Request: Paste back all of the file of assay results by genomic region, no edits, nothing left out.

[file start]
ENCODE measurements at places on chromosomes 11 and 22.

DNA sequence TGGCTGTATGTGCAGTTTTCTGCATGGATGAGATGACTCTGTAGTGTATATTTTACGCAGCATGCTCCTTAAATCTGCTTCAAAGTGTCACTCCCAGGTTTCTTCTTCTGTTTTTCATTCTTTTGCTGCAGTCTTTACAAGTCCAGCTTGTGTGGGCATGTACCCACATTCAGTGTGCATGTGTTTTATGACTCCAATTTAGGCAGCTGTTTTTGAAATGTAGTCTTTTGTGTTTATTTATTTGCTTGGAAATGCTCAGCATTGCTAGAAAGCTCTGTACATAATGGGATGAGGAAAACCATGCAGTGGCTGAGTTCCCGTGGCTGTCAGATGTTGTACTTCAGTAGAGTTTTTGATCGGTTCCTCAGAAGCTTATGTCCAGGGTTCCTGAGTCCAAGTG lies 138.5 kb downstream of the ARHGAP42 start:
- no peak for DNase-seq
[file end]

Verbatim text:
ENCODE measurements at places on chromosomes 11 and 22.

DNA sequence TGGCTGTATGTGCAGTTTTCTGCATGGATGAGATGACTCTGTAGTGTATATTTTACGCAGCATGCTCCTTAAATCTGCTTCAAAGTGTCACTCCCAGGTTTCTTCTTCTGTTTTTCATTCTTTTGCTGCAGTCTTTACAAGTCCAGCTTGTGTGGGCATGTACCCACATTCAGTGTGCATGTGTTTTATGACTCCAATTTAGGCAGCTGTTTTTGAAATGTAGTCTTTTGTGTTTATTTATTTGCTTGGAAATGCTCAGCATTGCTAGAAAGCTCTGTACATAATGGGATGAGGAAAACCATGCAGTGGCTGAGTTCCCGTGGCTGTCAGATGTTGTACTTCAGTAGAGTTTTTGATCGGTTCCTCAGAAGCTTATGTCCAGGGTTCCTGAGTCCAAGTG lies 138.5 kb downstream of the ARHGAP42 start:
- no peak for DNase-seq